Seven Distinguished FAS Faculty Members Retire
By Susan Peterson
Retiring from a profession does not necessarily mean retiring from a career.
"I've already had to say 'no' to many things!" said David Landes, Coolidge Professor of History and Professor of Economics Emeritus.
Edward O. Wilson, Pellegrino University Professor Emeritus, looks at this new time as an opportunity "to shift my focus to the three other careers I've always maintained" -- research, writing, and exploring long-held interests.
And so, with the Class of '97, seven members of the Faculty of Arts and Sciences graduated this year to the next phases of their lives.
They are: Louis Bakanowsky (visual and environmental studies), Stanley Cavell (philosophy), Herman Chernoff (statistics), John F. Kain (economics and Afro-American studies), David Landes (history and economics), David Layzer (astrophysics), and E.O. Wilson (biology and the natural sciences).
Louis J. Bakanowsky, Osgood Hooker Professor of Visual Arts, has been busy creating places where people live, work, and play. Throughout his career as an architect, he has designed and planned buildings and living spaces worldwide.
Bakanowsky holds credit for such landmarks as Robinson Hall and the Observatory at Harvard; the Henry B. DuPont Library at the Pomfret School in Connecticut; the U.S. Pavilion at Expo '67 in Montreal, Canada; waterfront projects in Frankfurt, Genoa, and Osaka; and projects for the London Zoo. He continues to work designing housing for mentally ill people, on a pro bono basis for the Alliance for the Mentally Ill.
Bakanowsky received his bachelor of fine arts degree from Syracuse University in 1957 and his M.A. from Harvard's Graduate School of Design (GSD) in 1961. He joined the faculty in 1962 and became a professor of architecture at the GSD in 1972. He served as chairman of the Harvard Council on the Arts, 1976-87; director of the Carpenter Center for the Visual Arts, 1984-90; and chairman of the Department of Visual and Environmental Studies, 1975-85.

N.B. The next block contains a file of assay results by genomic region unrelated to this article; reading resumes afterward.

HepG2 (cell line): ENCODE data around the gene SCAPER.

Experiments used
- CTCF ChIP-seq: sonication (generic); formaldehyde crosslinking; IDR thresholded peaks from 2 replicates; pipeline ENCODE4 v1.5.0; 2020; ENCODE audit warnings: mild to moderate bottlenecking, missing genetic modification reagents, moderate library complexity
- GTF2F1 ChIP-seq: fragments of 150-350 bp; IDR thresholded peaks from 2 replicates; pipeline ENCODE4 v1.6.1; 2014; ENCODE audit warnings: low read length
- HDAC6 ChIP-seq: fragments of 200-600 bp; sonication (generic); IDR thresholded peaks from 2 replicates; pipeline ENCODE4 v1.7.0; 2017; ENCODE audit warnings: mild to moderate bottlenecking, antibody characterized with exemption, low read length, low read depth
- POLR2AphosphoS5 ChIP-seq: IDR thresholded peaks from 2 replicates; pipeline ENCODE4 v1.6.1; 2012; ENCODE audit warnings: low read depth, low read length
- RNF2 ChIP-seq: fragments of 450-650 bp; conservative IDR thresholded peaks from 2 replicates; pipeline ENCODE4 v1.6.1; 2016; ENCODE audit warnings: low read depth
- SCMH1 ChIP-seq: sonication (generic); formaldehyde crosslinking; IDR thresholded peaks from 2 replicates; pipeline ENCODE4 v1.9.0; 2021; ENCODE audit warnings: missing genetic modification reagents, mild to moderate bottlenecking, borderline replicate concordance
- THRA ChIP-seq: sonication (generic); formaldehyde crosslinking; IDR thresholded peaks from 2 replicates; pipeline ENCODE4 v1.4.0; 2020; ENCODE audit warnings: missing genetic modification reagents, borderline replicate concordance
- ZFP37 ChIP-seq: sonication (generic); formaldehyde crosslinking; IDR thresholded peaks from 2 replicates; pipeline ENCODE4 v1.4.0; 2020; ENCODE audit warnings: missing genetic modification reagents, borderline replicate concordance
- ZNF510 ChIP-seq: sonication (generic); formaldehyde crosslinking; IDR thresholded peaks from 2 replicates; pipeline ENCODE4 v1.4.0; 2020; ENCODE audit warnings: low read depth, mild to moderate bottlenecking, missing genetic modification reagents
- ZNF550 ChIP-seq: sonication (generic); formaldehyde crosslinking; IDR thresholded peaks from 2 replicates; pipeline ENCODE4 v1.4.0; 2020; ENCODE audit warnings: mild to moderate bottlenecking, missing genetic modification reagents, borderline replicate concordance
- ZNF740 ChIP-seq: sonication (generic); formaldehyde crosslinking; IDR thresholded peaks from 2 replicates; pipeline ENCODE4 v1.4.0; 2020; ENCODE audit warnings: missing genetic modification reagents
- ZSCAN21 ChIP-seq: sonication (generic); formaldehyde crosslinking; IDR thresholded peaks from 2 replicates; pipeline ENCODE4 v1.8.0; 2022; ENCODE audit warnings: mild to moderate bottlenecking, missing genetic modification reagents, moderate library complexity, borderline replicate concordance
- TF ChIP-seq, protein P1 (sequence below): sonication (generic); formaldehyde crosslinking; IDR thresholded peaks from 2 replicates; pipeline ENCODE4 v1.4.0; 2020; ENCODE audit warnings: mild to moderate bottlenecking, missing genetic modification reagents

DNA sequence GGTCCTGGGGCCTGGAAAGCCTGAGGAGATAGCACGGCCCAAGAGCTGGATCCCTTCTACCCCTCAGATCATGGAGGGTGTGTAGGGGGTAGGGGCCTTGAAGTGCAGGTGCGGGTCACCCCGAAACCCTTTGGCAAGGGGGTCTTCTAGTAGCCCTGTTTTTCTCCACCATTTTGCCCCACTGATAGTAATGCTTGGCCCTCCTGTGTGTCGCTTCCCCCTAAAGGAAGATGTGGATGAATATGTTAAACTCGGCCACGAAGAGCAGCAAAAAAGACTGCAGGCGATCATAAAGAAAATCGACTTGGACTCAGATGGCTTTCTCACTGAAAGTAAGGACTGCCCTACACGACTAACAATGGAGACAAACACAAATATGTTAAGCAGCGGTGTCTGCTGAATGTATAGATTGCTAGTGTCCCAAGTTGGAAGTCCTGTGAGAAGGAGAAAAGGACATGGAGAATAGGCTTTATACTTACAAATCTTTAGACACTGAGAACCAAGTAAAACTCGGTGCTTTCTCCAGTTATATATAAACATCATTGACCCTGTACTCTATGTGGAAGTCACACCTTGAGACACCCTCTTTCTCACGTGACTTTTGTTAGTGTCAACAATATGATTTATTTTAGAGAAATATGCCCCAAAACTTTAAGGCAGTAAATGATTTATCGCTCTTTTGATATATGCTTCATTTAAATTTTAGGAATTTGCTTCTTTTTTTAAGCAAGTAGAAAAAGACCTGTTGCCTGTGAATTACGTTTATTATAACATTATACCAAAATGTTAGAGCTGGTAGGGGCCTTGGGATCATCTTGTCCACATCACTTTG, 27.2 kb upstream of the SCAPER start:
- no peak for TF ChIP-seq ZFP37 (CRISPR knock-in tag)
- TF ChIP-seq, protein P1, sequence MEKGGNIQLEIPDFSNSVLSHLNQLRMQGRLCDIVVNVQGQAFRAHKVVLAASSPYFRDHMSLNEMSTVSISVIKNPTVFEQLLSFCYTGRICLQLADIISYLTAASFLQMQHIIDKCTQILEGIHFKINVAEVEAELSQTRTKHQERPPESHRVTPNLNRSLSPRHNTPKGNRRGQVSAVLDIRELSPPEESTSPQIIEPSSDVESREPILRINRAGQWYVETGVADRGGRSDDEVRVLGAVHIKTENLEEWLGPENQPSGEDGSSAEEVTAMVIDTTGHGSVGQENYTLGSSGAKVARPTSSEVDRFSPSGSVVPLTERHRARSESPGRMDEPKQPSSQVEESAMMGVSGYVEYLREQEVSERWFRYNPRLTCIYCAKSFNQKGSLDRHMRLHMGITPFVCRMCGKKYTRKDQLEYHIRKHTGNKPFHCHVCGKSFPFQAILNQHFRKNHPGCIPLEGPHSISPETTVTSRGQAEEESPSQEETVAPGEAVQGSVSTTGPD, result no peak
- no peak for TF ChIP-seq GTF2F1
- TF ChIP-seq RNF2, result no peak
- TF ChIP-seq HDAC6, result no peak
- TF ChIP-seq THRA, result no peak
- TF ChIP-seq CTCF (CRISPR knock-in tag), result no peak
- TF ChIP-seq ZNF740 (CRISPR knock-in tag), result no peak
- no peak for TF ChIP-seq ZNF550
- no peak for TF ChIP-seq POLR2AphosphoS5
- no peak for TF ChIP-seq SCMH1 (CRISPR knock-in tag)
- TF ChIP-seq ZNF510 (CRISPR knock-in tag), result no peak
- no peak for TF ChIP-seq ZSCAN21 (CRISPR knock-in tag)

From 1991-92, and in 1983, Bakanowsky was the visiting artist and scholar at the American Academy in Rome, and he was elected to the College of Fellows, American Institute of Architects, in 1985.
Stanley Cavell, the Walter M. Cabot Professor of Aesthetics and the General Theory of Value, thinks of his retirement as an extended sabbatical.
"To give up the assurance of the classroom is, for me, to enter unknown territory," he explained. "While most of my life should continue uninterupted, I hope the traumatic regrouping of energies will allow my writing to explore paths I have barely glimpsed."
A MacArthur Fellowship winner in 1992, Cavell has spent his career as a philosopher exploring interests as diverse as film, Shakespeare and Emerson, Wittgenstein and Heidegger.
Cavell earned his A.B. in music at the University of California, Berkeley, in 1947, and a Ph.D. from Harvard in 1961. He joined the faculty as associate professor in 1963 and has been the Walter M. Cabot Professor at Harvard since 1965.
He was president of the American Philosophical Association (Eastern Division) this year, and he has been an affiliate scholar at the Boston Psychoanalytic Institute and a trustee at the English Institute.
Cavell also won the Morton Dauwen Zabel Award in Criticism, from the American Academy and Institute of Arts and Letters in 1985. He has received five honorary degrees, including one from Hebrew University this year.
Statistics Professor Herman Chernoff is known for his work in sequential design, a method that helps scientists know when enough data have been gathered during research to support a reasonable conclusion. But he is also famous for designing faces -- using cartoons to represent statistical measurements.
Chernoff, who has been teaching at Harvard since 1984, earned his bachelor of science degree from City College of New York in 1943, and both his M.S. and Ph.D. degrees in applied mathematics from Brown University in 1945 and 1948, respectively.
He has won the Samuel S. Wilks Memorial Medal, the American Statistical Association's highest honor, and in 1991 was named "Statistician of the Year" by the Boston Chapter of the American Statistical Association. Last year, Chernoff was awarded an honorary degree from the University of Rome for his "incomparable accomplishments in scholarship."
He is a member of the National Academy of Sciences, the American Academy of Arts and Sciences, and many statistics and mathematics organizations. His publications include more than 100 papers, as well as a book now considered a classic: Elementary Decision Theory.
Chernoff still keeps an office in the Science Center and doesn't plan to make any major changes in his schedule, explaining, "I hope to continue what I've been doing in the past."
John F. Kain
John F. Kain, the Henry Lee Professor of Economics and professor of Afro-American studies, and professor of regional planning, has a new post in Texas.
When the University of Texas at Dallas offered Kain a chair for the Study of Science and Society, and his wife, Mary Fan Kain (formerly assistant director of the Office of Career Services) a position with the M.B.A. program, they accepted.